Plant-based meat has become a major trend in 2022. Never before have plant substitutes taken center stage to such an extent. This major trend was particularly visible at SIAL, the world food trade show held every two years in Paris. It’s very simple, it seems that plant-based meat is such a massive consumer trend that even classic meat producers are forced to get started.
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2 worlds clashing
One of the strongest images of this SIAL 2022 will remain for me the confrontation between 2 worlds, represented by the photo below. On the one hand, Hera, one of the leaders in “plant-based” products (plant substitutes). On the other side of the corridor, Averno a sausage producer. The black, the yellow. Modernity on one side, classicism on the other. Marketing visions that collide head-on.
The contrasts are multiple and are found at all levels. In products of course, but also in marketing. We feel a terribly traditional marketing among meat manufacturers, unable to get out of ten-year codes. On the other hand the best ghostwriting companies, among plant-based companies, we usually find an uninhibited marketing full of energy.
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Plant-based meat: start-ups attacking the market
The “plant-based” trend was strongly represented by start-ups and “pure players” at SIAL 2022. Several dozen relatively young companies have invested in the niche. The observation underlying their creation is simple:
- meat consumption will double by 2050
- the available agricultural land is insufficient to support such growth
La Vie, for example, is a French startup created in 2019 by Vincent Boulichet and Nicolas Schweitzer. Their flagship product, vegetable bacon, was launched in October 2021. The idea of this product is to offer a substitute that meets consumer taste expectations. What is indeed good in meat is the fat. However, it is absent from vegetable meats. After 3 years of R&D, a patent was filed by La Vie for a fat based on sunflower oil (unsaturated) and water. Vegetable bacon is smoked with beech wood like normal bacon but contains 5 times less fat. At the tasting the result is stunning. It has the taste of bacon, the appearance and the texture but it tastes much less heavy. I was conquered.
Kokiriki was also very present at SIAL 2022. Its Cowboy Burger made from plant-based meat was on display at the entrance to the show. Like La Vie, this startup adopts very recognizable marketing codes:
- Strong brand identity focused on a specific color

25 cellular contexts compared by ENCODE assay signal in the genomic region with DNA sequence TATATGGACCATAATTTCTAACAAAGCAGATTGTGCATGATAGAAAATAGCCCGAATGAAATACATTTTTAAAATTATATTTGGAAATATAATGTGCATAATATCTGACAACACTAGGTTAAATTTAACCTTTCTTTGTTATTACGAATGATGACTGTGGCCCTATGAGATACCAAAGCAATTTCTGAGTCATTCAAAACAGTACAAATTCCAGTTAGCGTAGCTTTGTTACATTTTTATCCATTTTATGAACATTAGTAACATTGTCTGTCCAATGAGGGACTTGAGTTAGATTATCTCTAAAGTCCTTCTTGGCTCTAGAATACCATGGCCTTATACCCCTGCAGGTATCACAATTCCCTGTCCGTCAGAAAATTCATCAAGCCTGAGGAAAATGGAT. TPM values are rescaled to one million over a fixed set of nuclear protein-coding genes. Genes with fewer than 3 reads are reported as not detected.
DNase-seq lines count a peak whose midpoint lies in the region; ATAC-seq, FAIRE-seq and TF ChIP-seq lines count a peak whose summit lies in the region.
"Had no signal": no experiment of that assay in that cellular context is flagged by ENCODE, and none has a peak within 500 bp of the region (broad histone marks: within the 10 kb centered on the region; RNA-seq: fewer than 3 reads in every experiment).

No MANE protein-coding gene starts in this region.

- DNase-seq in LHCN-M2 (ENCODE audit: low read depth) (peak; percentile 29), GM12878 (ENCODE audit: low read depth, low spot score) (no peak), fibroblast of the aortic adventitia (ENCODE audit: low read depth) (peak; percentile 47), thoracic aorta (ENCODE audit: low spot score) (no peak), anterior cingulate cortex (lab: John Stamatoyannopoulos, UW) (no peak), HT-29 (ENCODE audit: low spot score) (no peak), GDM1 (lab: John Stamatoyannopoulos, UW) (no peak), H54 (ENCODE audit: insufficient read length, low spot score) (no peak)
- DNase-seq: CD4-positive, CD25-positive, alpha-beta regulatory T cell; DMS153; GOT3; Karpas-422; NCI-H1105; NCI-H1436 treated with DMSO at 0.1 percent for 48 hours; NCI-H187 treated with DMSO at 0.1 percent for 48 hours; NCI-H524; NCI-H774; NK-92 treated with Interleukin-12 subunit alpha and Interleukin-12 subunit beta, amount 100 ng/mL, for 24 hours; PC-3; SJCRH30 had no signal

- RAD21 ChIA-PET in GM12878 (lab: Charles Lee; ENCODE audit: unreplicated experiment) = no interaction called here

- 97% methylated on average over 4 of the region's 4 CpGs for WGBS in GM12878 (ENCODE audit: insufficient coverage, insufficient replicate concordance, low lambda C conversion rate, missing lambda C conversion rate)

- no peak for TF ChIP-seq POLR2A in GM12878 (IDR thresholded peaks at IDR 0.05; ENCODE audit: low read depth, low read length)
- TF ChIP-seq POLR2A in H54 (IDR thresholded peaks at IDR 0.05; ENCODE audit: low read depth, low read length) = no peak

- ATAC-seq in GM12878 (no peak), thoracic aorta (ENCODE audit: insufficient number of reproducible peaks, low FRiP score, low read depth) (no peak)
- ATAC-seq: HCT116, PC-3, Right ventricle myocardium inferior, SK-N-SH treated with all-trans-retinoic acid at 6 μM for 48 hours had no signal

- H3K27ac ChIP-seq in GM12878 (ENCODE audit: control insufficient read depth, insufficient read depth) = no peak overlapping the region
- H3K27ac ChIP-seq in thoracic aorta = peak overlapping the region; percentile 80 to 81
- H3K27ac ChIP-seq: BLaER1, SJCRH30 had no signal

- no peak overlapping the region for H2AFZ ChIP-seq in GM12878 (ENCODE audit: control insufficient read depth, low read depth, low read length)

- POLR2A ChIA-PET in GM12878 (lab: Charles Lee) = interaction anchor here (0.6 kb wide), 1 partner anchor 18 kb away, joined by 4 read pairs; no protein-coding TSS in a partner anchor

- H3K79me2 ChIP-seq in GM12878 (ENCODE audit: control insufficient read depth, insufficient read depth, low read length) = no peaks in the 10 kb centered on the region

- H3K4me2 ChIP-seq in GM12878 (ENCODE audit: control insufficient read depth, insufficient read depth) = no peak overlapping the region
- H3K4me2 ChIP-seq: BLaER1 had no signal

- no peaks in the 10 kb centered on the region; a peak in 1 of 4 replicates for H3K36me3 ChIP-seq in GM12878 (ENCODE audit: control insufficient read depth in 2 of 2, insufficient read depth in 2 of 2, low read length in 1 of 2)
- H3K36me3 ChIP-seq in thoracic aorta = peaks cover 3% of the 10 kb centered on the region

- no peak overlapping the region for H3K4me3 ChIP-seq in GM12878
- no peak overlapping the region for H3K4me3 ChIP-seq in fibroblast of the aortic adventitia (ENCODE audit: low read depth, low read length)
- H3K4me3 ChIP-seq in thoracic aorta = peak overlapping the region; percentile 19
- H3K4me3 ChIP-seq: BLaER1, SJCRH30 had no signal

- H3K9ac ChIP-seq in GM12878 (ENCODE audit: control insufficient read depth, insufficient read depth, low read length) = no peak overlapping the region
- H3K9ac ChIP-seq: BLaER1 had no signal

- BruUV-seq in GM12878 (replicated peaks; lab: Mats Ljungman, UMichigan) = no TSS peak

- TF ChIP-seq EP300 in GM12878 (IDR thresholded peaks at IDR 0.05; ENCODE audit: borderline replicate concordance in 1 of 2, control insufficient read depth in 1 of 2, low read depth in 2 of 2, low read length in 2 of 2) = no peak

- Very “fun” brand image with quirky visuals
Hera, the Spanish startup, follows the same trends. I tasted his spicy burger and again it’s amazing. Vegetable meat really has the texture of normal meat and with the spices we clearly have a gourmet product. I was less enthusiastic about the vegetable chicken meat. The texture is less convincing and this is where the ultra-processed character of the product stands out. Remember that plant-based meat remains an ultra-processed product.
From a branding point of view, Hera adopts a marketing recipe similar to its competitors: strong colors, modern design and a resolutely young team at the helm.
Plant-based meat invites itself into ultra-processed products
The consumer must keep in mind that meat substitutes are ultra-processed products. The visual and gustatory imitation is done with a lot of industrial processes. There is no choice.
The paroxysm of ultra-processing is reached when plant-based meat is integrated into products that are themselves already largely processed. This “maximum transformation”, this culinary sleight of hand, has also received honors from SIAL 2022. Chime Chime, a Thai company, has thus been nominated for the SIAL Innovation Awards for its glozes, shaman and other Asian specialties stuffed with meat substitutes.
Manufacturers can no longer ignore meat substitutes
What we saw at SIAL 2022 is that even manufacturers in the traditional sector were getting into it. De Angelis, for example, has entered into a partnership with Beyond Meat to offer plant-based meat ravioli. This product is not yet available outside Italy but there is no doubt that distributors will soon be interested in it. It is remarkable to note that in this specific case it is a co-branding between De Angelis and Beyond Meat.
Another example of diversification into vegetable meat comes from Bulgaria. Bart link International is a very classic meat trading company. However, it follows consumer trends very closely. Alongside meat products such as its “meat bars”, it has also invested in meat substitutes. Its marketing manager explained to me that this investment seemed necessary to them because the European Union gave it the impetus to reduce the CO2 footprint.
Plant-based meat is therefore not the prerogative of startups. It is recognized as an integral part of the marketing strategy of large groups.
Since the last edition of SIAL in 2018, four years have passed. The meat market has undergone profound changes that were visible at SIAL 2022.
Plant-based meat, which was still just a nascent innovation in prototype form in 2018, is now a solid, growing market. After the start-ups of fiction ghostwriting services have successfully launched themselves in this niche, meat substitutes are also being adopted by large manufacturers and integrated into their product lines.
From a taste point of view, however, not all plant-based meats are created equal. While some (cowboy burger from Kokiriki, spicy burger from Hera, vegetable bacon from La Vie) are really very good, others are really not up to par. In general, I was not convinced by the vegetable chicken meat whose ultra-processed character is very present.
We bet that at SIAL 2024 the market will have taken another giant step forward and that the current gaps will have been filled.